Phil: Your products are engineered for extremely wide bandwidths. Why do you feel it necessary to go so far beyond the range of human hearing?
Graham: Phase accuracy! Bandwidth limiting introduces phase shift inside the band, which alters the position of the many frequencies that determine how the music sounds. By careful consideration the bandwidth is extended to give a closer approximation to the original positions while ensuring the stability of the circuit.
Phil: Many designers place the utmost importance on the power supply. What are the special features of the PSU-1 power supply you use for the Solo and the Era Gold phono preamp, and why have you chosen to use an outboard power supply?
Graham: The last part of your question is easy. Mains transformers hum. Toroids enclose the magnetic field but not the electromechanical vibration, which is induced even into non-ferrous parts. Then there's the little understood thing called charging currents. By comparison with exotic power supply circuitry, the PSU-1 is rather basic, but has addressed the charging current phenomenon, which makes a big difference with audio circuits. An amp stage and power supply should work hand-in-hand.
The products being powered by the PSU-1 are all SELV (safety extra low voltage) so the only safety concern is the power supply. The PSU-1 has been awarded safety approvals by the IEC and CSA that satisfy European and North American safety requirements including UL.
Phil: I didn't find the Solo a good match for the AKG K1000s.
Graham: The K1000 is not what would be classed as a sensitive headphone; in fact it is quite inefficient at 74dB for 1mW, whereas most headphones are in the region of 84dB to 96dB for 1mW. Normally the K1000 would expect the output of a power amp and is not supplied with the usual headphone jack, but the production mod on the new cased Solo has already been attested by some users to drive the K1000 to a reasonable, if not ear-shattering level. Calculations show it should drive it to 91dB peak, and about 83dB average.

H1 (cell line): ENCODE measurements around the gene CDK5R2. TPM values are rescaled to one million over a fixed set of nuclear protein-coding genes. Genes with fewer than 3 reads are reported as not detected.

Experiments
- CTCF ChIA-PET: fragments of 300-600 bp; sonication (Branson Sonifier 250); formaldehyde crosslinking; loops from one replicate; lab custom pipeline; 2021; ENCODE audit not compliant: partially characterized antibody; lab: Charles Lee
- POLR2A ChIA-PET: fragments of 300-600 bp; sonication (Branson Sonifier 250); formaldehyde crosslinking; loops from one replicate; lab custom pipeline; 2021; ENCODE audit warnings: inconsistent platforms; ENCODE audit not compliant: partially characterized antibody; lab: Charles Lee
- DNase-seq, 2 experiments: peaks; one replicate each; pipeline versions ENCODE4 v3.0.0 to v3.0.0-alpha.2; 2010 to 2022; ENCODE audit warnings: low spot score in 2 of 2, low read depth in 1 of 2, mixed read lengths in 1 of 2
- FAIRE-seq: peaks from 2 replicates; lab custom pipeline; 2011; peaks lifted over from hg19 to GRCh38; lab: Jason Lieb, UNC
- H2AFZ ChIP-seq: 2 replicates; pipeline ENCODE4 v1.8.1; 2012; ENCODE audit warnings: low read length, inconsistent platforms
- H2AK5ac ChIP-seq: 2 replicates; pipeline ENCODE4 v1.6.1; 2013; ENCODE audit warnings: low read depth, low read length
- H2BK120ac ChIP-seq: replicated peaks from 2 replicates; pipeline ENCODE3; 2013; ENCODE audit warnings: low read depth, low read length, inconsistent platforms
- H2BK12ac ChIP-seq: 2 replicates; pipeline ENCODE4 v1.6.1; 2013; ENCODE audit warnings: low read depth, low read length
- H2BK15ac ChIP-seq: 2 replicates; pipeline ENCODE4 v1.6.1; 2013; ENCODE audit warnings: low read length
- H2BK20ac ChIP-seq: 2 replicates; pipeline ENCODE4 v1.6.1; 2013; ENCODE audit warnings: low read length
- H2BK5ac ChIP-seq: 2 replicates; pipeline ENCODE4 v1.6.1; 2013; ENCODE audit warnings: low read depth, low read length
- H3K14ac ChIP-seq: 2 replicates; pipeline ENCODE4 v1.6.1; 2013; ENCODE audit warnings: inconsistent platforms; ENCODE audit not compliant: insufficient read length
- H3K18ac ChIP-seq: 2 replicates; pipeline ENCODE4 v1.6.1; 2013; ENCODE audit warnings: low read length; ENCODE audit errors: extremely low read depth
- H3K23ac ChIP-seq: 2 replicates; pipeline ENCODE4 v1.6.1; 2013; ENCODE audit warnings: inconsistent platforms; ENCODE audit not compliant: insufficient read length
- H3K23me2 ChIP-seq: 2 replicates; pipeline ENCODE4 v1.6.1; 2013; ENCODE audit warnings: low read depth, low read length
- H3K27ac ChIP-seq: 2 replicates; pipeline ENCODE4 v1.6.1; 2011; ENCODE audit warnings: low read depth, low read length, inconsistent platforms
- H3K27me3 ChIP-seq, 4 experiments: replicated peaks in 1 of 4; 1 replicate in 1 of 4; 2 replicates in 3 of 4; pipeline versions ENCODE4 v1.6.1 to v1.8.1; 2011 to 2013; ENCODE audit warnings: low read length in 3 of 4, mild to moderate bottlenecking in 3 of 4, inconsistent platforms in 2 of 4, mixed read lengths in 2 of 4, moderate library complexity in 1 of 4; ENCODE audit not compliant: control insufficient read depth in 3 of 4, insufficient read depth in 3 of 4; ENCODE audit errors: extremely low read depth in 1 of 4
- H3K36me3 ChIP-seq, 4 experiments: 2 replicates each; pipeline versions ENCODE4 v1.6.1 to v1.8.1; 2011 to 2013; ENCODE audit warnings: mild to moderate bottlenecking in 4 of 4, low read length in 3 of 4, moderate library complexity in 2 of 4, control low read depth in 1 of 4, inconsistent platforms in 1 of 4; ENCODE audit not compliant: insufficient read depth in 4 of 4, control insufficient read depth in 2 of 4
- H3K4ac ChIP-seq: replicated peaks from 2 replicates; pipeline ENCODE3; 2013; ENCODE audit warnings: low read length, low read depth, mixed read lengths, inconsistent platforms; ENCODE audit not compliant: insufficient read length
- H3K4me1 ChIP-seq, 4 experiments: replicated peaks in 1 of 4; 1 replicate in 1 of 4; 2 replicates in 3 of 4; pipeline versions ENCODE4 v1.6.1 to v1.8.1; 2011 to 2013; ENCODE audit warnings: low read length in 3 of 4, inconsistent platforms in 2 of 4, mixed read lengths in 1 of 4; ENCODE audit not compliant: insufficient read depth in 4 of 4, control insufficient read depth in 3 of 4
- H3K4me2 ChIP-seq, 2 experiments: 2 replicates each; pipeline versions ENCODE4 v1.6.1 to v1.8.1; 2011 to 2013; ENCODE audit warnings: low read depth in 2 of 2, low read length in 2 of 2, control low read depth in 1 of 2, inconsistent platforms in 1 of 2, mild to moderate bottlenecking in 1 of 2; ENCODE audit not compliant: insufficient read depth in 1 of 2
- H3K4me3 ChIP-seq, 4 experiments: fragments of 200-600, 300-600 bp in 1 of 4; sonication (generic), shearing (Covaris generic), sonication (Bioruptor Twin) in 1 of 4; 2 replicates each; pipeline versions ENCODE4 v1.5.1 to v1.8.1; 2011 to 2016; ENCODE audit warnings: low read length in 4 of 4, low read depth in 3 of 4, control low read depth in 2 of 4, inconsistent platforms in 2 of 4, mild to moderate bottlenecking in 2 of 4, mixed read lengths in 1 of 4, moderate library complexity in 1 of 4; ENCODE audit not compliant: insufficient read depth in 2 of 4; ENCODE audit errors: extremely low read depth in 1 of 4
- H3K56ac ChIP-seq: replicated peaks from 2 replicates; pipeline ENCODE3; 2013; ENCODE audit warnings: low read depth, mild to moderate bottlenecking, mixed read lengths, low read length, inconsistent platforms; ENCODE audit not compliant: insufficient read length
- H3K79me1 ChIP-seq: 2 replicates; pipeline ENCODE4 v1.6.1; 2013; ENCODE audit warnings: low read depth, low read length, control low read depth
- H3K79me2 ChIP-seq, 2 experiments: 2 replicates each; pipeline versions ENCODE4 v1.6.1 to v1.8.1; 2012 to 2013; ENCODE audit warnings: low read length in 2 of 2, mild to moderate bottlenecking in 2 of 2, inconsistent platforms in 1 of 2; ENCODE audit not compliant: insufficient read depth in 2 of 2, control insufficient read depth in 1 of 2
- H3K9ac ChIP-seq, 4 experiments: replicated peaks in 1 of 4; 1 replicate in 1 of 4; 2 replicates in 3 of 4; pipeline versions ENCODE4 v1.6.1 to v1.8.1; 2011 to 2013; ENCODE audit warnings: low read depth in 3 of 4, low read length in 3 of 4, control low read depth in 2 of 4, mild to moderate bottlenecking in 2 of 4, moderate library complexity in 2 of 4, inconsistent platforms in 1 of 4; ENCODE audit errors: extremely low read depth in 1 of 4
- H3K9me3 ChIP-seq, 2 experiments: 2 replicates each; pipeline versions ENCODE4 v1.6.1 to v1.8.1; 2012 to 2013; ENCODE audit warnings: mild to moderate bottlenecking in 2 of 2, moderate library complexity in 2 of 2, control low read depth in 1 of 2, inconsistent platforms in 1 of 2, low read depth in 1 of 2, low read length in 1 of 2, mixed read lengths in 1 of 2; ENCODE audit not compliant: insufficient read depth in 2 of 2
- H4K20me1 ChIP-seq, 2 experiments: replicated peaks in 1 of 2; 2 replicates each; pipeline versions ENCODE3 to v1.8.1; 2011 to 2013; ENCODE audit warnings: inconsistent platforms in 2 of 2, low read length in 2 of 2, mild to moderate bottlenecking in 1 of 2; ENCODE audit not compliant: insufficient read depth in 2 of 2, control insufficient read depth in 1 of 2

Phil: Maybe I listen at higher levels than some people. Do you have plans for any new headphone amplifier products?
Graham: On the drawing board at present is a portable, shirt pocket sized, rechargeable headphone amp based around the Solo design.
Phil: Is it true you make every unit yourself? Wouldn't it be cheaper to outsource?
Graham: Unless you have the clout of the big boys to make dealers stock your products up to the rafters (which gives them the incentive to sell such products as being better than anything else), the quantities manufactured will always be relatively small making outsourcing uneconomical. I have to balance things up very carefully so that I and a colleague (both ex-broadcast audio) can hand-build quality units, give them a full professional specification test, and provide my few dealers a monetary incentive, while providing the customer with the excellent value for money and the sound I know they've been waiting for. We won't get rich quick, but using hard earned business experience, we intend to stay around.
Phil: Thanks for your time today, Graham.
Interview With Larry Black